The following is a partial list of what’s allowed and not allowed on Oahu as part of COVID-19 restrictions, as of today.
May open/resume today
>> Gyms, yoga and dance studios, fitness centers
>> Bowling alleys
>> Movie theaters
>> Phase one of outdoor team sports (practices and drills, with an approved permit)
Opened June 5
>> Restaurants offering dine-in services
>> Business and commercial offices
>> Indoor residential, noncommercial gatherings of 10 or fewer, regardless of household relationship, but with physical distancing to the greatest extent practicable
>> Lap swimming only at city pools
>> People’s open markets
>> Archery ranges
>> Personal services, including hair salons, barbers, beauty shops, tattoo shops
>> City dog parks, skate parks
>> Outdoor attractions, water parks
>> Going to city and state beaches to surf, swim and paddle and participate in other water activities.
>> Sitting on the beach.
>> Groups of up to 10 people may sit together, not necessarily from the same household or family, with physical distancing of at least 6 feet to the greatest extent possible.
>> Weddings or vow renewals at state beaches — state permit required — for a group of up to 10, with physical distancing for those not from the same household. The beach may be used from 30 minutes before sunrise to 30 minutes after sunset.
>> Multiple groups of 10 in an outdoor venue, including the beach, should practice physical distancing.
>>Hiking on most state Na Ala Hele trails, as listed at hawaiitrails.hawaii.gov, as long as physical distancing guidelines are followed. Some state trails remain closed.
>> Hiking the popular Makapuu Lighthouse Trail at Kaiwi State Scenic Shoreline while practicing social distancing. Both the lighthouse and shoreline trails are open for day hiking. However, the two lookouts at the top of the trail remain closed.
>> Going to Kaneohe Sandbar, with normal restrictions that include the respectful viewing of wildlife from a distance. On three-day holiday weekends, no alcohol is allowed.
>> Using the Fort Ruger pathway outside Diamond Head.
>> Heading out in a commercial or recreational boat with up to 10 people not from the same household (more if everyone is from the same household).
>> Visiting offshore islets that are state bird sanctuaries, including the Mokulua Islands (also known as Twin Isles made up of Moku Nui and Moku Iki), Mokuauia (Goat Island), Popoia (Flat Island) and Kapapa. Islets are open for restricted access that does not include seabird nesting areas or areas near monk seals that may be hauled out on the beach. The islets are closed from sunset to sunrise; no fires, dogs, camping, tents, tarps or other structures are allowed at any time.
>> Hiking inside Diamond Head. All of the Diamond Head State Monument inside the crater remains closed.
>> Visiting some state lookouts, including Pali Lookout and others that are prone to crowding.
>> Engaging in outdoor individual exercise activities such as walking, running, jogging and biking on roads and pathways as permitted by law and park rules.
>> Using open comfort stations and showers.
>> Using park playgrounds and exercise equipment.
>> Using dog parks while social distancing.
>> Using skate parks.
>> Accessing designated community gardens.
>> Gathering in groups of up to 10 individuals not from the same household.
>> Engaging in outdoor games involving no more than 10 people.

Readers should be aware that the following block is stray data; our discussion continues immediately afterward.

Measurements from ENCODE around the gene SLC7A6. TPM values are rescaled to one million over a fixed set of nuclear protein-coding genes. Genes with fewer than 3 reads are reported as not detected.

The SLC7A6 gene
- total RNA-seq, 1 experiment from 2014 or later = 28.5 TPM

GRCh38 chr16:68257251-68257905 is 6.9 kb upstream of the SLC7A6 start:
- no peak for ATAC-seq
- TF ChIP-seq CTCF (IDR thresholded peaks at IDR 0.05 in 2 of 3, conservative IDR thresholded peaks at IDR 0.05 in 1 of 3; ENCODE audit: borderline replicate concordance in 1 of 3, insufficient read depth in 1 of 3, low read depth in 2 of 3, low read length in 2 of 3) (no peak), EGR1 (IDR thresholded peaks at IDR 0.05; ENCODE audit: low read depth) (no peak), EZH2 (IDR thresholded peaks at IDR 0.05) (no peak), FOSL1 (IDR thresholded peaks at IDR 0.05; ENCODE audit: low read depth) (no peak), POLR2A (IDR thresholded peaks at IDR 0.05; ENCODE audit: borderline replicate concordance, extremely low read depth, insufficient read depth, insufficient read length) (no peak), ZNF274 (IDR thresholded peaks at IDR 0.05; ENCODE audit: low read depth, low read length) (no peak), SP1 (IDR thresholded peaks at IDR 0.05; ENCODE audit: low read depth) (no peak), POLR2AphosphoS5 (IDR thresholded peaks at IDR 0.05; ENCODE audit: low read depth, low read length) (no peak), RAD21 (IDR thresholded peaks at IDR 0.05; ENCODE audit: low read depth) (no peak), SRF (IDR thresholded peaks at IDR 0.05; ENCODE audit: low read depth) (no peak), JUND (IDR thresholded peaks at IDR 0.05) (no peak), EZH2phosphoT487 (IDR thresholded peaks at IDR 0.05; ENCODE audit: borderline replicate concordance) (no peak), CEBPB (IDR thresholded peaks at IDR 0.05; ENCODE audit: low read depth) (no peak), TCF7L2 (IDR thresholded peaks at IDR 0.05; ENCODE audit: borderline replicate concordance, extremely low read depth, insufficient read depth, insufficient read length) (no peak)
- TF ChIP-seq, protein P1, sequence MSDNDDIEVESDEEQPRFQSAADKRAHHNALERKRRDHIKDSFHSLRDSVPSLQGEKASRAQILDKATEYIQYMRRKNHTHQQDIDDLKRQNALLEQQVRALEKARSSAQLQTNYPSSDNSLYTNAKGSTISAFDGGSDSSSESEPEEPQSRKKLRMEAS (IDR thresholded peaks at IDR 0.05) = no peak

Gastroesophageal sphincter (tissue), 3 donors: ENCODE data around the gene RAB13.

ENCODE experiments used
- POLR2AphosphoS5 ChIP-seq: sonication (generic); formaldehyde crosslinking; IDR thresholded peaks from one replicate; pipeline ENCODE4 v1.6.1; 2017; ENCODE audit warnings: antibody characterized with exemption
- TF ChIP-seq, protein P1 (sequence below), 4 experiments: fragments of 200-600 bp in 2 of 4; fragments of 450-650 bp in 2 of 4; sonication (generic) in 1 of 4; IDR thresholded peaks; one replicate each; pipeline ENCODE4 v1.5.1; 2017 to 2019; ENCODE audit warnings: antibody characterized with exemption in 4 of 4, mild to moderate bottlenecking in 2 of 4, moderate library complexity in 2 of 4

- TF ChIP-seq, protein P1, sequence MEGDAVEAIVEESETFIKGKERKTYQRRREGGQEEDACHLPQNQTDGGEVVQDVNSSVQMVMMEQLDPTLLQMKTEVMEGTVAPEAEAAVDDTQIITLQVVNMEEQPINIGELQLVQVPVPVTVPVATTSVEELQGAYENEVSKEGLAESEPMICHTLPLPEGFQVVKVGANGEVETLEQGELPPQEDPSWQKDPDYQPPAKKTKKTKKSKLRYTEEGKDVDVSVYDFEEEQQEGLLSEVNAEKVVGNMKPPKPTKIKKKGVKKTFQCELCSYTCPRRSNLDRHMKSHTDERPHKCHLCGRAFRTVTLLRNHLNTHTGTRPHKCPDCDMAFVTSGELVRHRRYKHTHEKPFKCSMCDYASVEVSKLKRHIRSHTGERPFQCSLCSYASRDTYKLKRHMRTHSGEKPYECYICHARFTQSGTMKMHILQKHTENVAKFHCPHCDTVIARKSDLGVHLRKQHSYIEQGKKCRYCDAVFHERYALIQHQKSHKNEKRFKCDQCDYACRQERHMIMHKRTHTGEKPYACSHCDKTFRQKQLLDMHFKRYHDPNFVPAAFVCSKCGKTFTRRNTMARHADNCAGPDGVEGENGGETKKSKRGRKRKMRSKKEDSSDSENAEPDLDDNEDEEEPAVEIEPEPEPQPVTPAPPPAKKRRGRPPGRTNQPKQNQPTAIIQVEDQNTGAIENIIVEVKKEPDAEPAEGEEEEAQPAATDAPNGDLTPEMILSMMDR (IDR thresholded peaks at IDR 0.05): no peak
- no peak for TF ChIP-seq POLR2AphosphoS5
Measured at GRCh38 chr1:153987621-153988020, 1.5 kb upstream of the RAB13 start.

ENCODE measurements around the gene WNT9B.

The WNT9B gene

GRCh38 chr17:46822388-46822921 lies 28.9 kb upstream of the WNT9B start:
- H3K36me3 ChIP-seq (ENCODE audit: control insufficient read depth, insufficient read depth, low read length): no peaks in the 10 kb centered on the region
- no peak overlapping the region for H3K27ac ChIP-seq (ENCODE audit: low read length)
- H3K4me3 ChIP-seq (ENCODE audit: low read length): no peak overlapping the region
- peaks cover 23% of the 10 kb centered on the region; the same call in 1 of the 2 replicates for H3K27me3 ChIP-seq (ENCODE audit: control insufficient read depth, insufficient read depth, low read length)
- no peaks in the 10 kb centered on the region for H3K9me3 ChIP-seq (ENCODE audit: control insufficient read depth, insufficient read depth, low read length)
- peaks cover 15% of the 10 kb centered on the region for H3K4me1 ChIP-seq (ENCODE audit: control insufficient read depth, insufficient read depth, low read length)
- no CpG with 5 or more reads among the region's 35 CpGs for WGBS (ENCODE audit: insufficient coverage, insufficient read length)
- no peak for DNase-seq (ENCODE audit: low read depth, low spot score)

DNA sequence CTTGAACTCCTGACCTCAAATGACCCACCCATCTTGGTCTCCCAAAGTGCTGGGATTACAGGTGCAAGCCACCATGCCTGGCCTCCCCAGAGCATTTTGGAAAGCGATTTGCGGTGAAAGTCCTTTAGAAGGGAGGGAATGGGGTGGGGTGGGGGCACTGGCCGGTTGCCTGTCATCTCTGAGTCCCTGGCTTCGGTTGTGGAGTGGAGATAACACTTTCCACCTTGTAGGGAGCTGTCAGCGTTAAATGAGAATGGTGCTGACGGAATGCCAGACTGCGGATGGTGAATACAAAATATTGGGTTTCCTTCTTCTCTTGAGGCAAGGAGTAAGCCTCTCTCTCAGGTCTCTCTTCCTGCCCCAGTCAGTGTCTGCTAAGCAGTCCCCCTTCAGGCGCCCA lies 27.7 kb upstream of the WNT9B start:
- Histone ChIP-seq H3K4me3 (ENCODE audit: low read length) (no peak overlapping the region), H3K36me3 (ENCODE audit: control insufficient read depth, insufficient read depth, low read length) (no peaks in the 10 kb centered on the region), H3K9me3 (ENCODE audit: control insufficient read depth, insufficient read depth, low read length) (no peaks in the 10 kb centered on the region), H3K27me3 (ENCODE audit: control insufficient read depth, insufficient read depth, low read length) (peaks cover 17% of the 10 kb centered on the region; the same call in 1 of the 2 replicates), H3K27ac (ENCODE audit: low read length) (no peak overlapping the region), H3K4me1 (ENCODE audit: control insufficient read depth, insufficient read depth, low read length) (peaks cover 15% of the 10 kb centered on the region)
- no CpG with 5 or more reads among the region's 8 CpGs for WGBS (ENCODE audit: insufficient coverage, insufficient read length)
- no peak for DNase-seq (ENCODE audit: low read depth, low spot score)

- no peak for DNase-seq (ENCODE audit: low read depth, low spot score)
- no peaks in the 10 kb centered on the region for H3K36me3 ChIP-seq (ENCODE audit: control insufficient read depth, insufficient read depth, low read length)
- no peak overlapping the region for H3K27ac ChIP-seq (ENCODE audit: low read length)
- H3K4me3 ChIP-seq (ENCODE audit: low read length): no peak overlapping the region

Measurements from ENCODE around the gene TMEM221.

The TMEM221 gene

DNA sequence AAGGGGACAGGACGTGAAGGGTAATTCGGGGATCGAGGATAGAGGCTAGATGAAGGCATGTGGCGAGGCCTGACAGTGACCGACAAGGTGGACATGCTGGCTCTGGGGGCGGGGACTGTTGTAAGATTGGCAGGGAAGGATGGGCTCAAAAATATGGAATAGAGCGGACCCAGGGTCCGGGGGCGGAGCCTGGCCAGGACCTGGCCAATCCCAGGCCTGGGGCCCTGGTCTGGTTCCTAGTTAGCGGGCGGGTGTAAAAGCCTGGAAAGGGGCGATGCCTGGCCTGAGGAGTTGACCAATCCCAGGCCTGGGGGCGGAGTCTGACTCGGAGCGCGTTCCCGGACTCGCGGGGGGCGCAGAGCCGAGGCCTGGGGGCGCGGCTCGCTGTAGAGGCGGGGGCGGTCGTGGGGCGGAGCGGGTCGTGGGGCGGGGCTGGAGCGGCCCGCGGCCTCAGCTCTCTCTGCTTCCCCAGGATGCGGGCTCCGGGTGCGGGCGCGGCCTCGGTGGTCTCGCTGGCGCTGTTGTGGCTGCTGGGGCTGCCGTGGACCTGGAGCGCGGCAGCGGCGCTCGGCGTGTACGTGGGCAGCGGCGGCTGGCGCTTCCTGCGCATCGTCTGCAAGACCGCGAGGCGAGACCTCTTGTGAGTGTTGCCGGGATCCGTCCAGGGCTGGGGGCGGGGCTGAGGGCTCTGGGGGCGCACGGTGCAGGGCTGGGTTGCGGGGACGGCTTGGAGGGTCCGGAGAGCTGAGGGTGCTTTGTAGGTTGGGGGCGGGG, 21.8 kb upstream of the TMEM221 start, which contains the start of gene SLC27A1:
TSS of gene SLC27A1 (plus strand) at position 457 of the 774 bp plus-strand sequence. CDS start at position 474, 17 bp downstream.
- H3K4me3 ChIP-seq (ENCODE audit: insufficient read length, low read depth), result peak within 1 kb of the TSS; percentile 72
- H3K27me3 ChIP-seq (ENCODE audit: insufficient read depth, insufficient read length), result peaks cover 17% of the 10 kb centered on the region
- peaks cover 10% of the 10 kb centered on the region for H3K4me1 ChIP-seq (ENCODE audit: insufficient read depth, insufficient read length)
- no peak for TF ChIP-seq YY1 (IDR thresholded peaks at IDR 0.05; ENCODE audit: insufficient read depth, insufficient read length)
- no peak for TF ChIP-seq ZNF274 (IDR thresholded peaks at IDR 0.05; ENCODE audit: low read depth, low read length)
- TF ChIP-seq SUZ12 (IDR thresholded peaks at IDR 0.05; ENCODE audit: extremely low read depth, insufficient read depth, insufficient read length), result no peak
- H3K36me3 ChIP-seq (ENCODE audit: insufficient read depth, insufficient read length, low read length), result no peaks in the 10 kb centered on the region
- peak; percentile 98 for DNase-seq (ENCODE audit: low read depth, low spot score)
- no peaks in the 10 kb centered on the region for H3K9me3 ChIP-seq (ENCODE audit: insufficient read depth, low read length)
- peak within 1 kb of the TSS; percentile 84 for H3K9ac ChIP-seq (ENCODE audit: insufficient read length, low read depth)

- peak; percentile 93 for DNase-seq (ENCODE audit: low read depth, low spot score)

>> Playing doubles tennis or pickleball while physical distancing on outdoor park courts.*
>> Playing golf at courses operating in accordance with guidelines set by the Professional Golfers Association.
>> Hiking the Koko Head Tramway, better known as Koko Crater Stairs in Hawaii Kai, while physical distancing.
>> Halona Blowhole parking lot has reopened.
>>Doing outdoor exercises, with no more than 10 individuals and with physical distancing.
>> Participants are not required to wear face coverings while engaged in exercise activities.
>> Holding commercial private or group exercise classes that assess a fee, such as beach yoga, boot camps and other fitness classes.
>> Using park campgrounds, which remain closed until June 26 (reservations for permits are now open). Bellows Field Beach Park Campground will remain closed through Sept. 4 due to green sea turtle nests.***
>> Picnic events, with permits, will also resume on June 26.
>> Hanauma Bay Nature Preserve remains closed at this time.
HONOLULU BOTANICAL PARKS
>> Strolling or walking through botanical parks for exercise while observing social distancing.
>> Sitting down and relaxing in parks during open hours.
>> Having a large gathering of more than 100.
SHOPPING MALLS AND CENTERS
>> Shopping at open stores, malls and centers wearing a face mask, while following protocols and guidelines for social distancing set by the properties.
>> Using play areas within shopping malls if prohibited.
>> Takeout food, curbside and delivery services.
>> Dine-in service at restaurants with social distancing and wearing a face mask upon entering and exiting.
>> Use of some food court areas with new guidelines.
>> Self-service buffets or drink stations.
>> Getting a haircut or manicure at a hair salon/nail salon.
>> Getting a tattoo at a licensed tattoo shop.
>> Driving through a car wash.
>> Making an appointment at a car dealership and observing social distancing guidelines.
>> Holding an open house for real estate purposes, but with number of attendees limited to 10 or fewer.
>> Attending large sports events with more than 100 people.
>> Attending large indoor events such as concerts with more than 50 people.
>> Engaging in real estate activities related to short-term rentals (fewer than 30 days).
* Interpretation of order clarified June 5.
** Online reservations for permits are available at camping.honolulu.gov for camping starting June 26.
Sources: State Department of Land and Natural Resources; City and County of Honolulu; Honolulu Board of Realtors